Simon has had the pressure of being the Chosen One on his shoulders since he was 11, but he doesn’t feel like the Chosen One. His magic isn’t reliable and it’s more likely to go off like a bomb. He isn’t the smartest person at Watford; he doesn’t seem to think more than a few minutes into the future and if he doesn’t like something he’s more likely to simply ignore it. Simon is destined to defeat the Insidious Humdrum but the last time they faced off Simon would have died if Penelope hadn’t been there.

“He smiles, and he’s made of trouble. We should have dropped him in the Thames in a bag of stones. We should have left him out for the fairies.”

Baz is a dark character. He has been forced to hide the fact that he is a vampire from everyone since he was turned as a child. His father and aunt protected him but Baz knows they probably should have killed him instead. As a member of one of the old families Baz is against everything Simon and the Mage stand for. He and Simon have had a tense relationship since they met but, even though both of them know they may have to kill one another one day, Baz never really seemed to go out of his way to actually hurt Simon.

While Simon doesn’t think about his feelings for Baz until the two are kissing Baz has been in love with Simon since he can remember, though he only realised his feelings in their fifth year. But even after the first time they kissed the two do not have an easy path to follow. Baz’s family still hate the Mage and Simon, and Baz knows one day he will have to face Simon on the opposite side of the battle field. Even though the Insidious Humdrum is a threat, the families are starting to rebel against the Mage, meaning Simon and Baz are on opposite sides despite what they feel for one another. Simon is optimistic but Baz is more realistic (pessimistic) about their chances.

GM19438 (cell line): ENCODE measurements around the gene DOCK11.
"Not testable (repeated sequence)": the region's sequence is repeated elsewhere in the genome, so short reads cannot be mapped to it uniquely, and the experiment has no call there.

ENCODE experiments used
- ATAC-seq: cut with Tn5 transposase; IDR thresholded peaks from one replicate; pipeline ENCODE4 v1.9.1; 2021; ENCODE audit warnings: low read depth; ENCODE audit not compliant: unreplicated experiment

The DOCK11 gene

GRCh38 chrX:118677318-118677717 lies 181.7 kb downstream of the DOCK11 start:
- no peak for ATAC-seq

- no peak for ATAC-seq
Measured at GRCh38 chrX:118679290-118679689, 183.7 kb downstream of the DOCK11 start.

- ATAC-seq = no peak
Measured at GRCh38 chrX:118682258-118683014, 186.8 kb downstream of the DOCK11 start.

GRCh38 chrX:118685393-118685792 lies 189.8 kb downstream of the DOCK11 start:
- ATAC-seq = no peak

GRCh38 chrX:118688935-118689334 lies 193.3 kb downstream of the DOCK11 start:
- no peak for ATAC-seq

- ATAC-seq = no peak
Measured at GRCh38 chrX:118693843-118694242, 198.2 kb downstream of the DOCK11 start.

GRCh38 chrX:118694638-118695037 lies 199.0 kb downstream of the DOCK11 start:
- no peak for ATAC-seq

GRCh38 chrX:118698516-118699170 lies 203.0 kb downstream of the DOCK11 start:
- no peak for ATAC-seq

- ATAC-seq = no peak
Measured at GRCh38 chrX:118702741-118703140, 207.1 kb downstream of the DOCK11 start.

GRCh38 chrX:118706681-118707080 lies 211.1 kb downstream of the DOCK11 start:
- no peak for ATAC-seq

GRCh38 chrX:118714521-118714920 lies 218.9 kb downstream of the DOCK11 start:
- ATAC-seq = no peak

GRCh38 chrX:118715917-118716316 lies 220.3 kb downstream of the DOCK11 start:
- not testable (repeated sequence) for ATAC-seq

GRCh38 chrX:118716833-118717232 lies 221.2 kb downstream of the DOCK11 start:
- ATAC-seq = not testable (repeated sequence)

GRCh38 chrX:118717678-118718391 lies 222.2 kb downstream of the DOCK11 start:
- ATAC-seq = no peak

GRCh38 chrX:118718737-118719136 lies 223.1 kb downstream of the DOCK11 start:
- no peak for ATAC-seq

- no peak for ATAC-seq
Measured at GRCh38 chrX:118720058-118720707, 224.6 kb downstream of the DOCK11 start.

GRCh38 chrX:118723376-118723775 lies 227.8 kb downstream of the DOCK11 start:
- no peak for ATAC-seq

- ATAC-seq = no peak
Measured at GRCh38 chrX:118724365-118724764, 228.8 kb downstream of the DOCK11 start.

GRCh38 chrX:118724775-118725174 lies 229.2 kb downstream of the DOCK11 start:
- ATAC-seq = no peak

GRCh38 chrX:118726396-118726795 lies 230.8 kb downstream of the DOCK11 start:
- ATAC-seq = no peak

“What you are is a fucking tragedy, Simon Snow. You literally couldn’t be a bigger mess.”
He tries to kiss me, but I pull back—”And you like that?”
“I love it.” He says
“Why?”
“Because we match.”

Carry On is told from multiple points of view, and at first I thought that meant the character development would be lacking. However hearing about Simon, Baz, Penny, and Agatha through Cath in Fangirl built a lot of the groundwork for this book. We already know about Simon’s history and his relationship with Baz before opening the very first page. We already know Cath’s fan theories and her take on the relationship between Baz and Simon.

…The Setting

“You have to have a good vocabulary to do magic. And you have to be able to think on your feet. And be brave enough to speak up. And have an ear for a solid turn of phrase. And you have to actually understand what you’re saying—how the words translate into magic.”

The setting was the only part of this book I was a bit so-so on. Carry On is set in England unlike Fangirl, and while most of the English aspects were clearly well researched and written there were some words used that seemed off. When Simon and Baz use the word ‘snogged’ for example. I honestly don’t think I have heard anyone use that word, I have certainly not used it, since I was in primary school, and Baz and Simon are supposed to be 18.


I really loved Carry On, it had everything I enjoyed from Rowell’s Fangirl but set in a world with magic, vampires, and dragons. If you loved Fangirl, or any of Rainbow Rowell’s other works, then I would highly recommend picking up Carry On.

What did you think of Carry On? Was it a favourite of yours or could you just not get into the story? Let me know.

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2 thoughts on “Carry On

  1. I also loved Carry On, I thought it was one of Rainbow Rowell’s best, it really exceeded beyond the hype for me. I’m glad to see you also enjoyed it!

    Liked by 1 person